While Zarrad didn’t disclose the company’s new valuation following the latest hike, he shared that it was a significant up round. In total, StellarFi has raised $22.2 million in funding. Repeat lender Acrew Capital led its Series A, which includes participation from Trust Ventures, ATX Venture Partners, Dream Ventures, Interplay, Accomplice Ventures, Vera Equity, FJ Labs, Fiat Ventures, Gaingels, Kelmhurst, Oyster Funds, Hilltop Ventures, Permit Ventures, Kindergarten Ventures, J2 Capital, Socially Funded and Capital Ventures.
“Every seed investor participated in this round,” said Zarrad. “And we added new ones. Everyone is energetic.”
StellarFi was set to close $5 million in signature bank venture capital for job extensions — a deal that fell through when that institution was forced to close earlier this month. It plans to still secure debts from another institution.
Last September, Experian—perhaps in response to the increasing number of fintechs tackling this problem—released a new product called Experian Boost that it says helps people “get credit” for paying their rent on time. According to Zarrad, Experian Boost allows users to link their bank accounts through Finicity, then automatically identifies certain recurring bills such as utilities and rent and extracts that data into their internal model designed to demonstrate alternative payment behavior. This model is only at Experian, Zarrad points out, because TransUnion, Equifax, or Innovis don’t have access to it.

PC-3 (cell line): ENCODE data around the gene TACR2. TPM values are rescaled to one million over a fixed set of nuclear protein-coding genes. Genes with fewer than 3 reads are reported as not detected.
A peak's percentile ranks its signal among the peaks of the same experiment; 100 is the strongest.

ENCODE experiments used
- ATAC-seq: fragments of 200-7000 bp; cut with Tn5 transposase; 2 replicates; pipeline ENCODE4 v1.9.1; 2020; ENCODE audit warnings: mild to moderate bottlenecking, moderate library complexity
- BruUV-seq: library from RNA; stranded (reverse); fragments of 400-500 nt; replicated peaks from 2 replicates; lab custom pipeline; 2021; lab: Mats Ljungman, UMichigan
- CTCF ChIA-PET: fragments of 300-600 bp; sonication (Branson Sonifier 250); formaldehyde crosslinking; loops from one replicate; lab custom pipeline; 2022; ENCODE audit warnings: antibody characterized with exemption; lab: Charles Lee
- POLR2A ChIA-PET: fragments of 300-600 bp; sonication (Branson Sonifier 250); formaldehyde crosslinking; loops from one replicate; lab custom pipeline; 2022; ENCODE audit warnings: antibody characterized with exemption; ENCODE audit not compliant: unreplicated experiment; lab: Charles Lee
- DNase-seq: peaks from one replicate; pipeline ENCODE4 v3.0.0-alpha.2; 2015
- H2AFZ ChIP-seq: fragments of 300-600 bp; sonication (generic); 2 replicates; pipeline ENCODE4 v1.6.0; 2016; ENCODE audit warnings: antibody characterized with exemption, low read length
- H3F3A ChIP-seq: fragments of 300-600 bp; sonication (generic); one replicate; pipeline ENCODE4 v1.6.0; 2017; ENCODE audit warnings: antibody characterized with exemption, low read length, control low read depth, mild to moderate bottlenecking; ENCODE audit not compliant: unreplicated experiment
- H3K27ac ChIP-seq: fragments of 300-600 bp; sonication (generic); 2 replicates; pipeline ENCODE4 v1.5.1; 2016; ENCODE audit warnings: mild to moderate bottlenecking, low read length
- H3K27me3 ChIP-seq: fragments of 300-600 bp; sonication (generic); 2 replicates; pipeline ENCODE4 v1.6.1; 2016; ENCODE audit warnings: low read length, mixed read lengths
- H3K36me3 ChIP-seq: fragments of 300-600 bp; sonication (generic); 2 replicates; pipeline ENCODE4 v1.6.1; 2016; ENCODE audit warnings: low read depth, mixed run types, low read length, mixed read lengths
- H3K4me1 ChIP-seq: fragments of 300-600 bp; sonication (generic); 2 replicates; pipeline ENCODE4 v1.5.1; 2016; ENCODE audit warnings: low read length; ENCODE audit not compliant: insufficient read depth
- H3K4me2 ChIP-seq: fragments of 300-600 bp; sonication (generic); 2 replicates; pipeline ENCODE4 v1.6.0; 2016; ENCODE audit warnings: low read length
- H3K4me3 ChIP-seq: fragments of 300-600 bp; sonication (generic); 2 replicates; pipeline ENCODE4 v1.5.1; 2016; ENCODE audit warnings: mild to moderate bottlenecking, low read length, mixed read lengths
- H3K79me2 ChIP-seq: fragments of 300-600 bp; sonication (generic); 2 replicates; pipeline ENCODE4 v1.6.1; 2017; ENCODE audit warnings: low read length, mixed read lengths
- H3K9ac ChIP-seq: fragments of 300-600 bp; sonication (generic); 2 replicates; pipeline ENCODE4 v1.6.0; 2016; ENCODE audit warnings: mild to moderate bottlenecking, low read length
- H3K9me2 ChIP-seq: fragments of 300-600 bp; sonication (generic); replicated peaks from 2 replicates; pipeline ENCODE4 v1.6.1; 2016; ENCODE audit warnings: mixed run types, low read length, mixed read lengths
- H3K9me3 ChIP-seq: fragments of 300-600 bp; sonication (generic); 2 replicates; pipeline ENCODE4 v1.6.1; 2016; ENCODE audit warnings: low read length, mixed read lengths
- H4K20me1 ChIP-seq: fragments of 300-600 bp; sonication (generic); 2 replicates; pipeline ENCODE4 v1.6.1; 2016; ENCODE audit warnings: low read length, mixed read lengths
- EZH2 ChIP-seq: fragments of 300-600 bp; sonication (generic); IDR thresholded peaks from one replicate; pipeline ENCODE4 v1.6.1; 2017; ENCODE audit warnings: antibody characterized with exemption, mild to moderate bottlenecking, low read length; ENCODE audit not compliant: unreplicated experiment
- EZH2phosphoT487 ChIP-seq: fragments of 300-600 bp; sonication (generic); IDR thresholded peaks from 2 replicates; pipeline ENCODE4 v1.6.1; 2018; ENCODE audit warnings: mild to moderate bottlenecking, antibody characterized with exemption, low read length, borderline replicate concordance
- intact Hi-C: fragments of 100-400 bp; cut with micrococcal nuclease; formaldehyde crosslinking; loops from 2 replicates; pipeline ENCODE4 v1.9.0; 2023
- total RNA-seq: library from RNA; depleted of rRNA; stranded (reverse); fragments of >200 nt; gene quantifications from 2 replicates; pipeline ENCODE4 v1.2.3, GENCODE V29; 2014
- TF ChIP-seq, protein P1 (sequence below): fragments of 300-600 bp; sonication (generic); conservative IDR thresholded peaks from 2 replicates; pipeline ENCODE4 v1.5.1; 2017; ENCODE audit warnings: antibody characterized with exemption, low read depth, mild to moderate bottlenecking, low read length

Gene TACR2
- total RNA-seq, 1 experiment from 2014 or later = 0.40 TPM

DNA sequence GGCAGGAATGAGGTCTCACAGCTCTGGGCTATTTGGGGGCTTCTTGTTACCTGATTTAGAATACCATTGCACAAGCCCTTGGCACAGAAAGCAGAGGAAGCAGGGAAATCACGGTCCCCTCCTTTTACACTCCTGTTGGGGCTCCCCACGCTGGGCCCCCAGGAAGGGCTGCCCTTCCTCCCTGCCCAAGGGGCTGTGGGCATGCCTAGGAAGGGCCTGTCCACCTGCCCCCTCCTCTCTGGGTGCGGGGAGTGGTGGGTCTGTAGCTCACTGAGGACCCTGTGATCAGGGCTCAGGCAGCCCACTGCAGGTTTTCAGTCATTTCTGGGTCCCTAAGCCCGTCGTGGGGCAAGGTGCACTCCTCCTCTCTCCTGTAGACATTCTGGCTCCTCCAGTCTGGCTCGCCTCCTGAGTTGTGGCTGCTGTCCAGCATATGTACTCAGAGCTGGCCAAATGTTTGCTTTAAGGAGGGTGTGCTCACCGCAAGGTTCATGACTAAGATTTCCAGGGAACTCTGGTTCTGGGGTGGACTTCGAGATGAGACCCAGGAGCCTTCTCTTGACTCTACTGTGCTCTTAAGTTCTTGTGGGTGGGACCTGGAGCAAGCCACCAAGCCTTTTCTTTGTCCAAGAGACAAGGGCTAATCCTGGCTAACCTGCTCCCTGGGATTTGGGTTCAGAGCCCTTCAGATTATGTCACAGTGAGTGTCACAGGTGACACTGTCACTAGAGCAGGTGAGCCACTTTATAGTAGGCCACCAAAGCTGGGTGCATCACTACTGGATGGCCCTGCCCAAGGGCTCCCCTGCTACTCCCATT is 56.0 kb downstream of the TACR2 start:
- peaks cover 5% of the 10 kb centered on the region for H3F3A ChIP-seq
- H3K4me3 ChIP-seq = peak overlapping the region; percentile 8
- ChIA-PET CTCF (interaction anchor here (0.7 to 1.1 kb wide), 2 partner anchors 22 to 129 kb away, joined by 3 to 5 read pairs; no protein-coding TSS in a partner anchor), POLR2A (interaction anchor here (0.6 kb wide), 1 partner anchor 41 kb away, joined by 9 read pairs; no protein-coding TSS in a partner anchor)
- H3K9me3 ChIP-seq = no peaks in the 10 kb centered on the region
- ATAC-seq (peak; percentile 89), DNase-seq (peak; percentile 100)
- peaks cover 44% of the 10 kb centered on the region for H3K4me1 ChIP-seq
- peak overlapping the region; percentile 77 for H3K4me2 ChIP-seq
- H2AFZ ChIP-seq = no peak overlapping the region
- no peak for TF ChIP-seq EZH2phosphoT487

“More importantly, it is not used by lenders in credit decisions,” he added. In contrast, as mentioned above, StellarFi operates as an account payment manager to help members keep making timely payments, and reports payments to all four credit bureaus, to influence all credit scoring models.
“Unlike Boost, StellarFi does not report payment history derived from linked bank accounts. Instead, StellarFi pays the bills and the members pay us back,” Zarrad told businessupdates.org. “Therefore, we can create a credit relationship that we report to all agencies that generate consumer reports that are used by lenders. In other words, our members are covered no matter what credit report their lenders prepare.”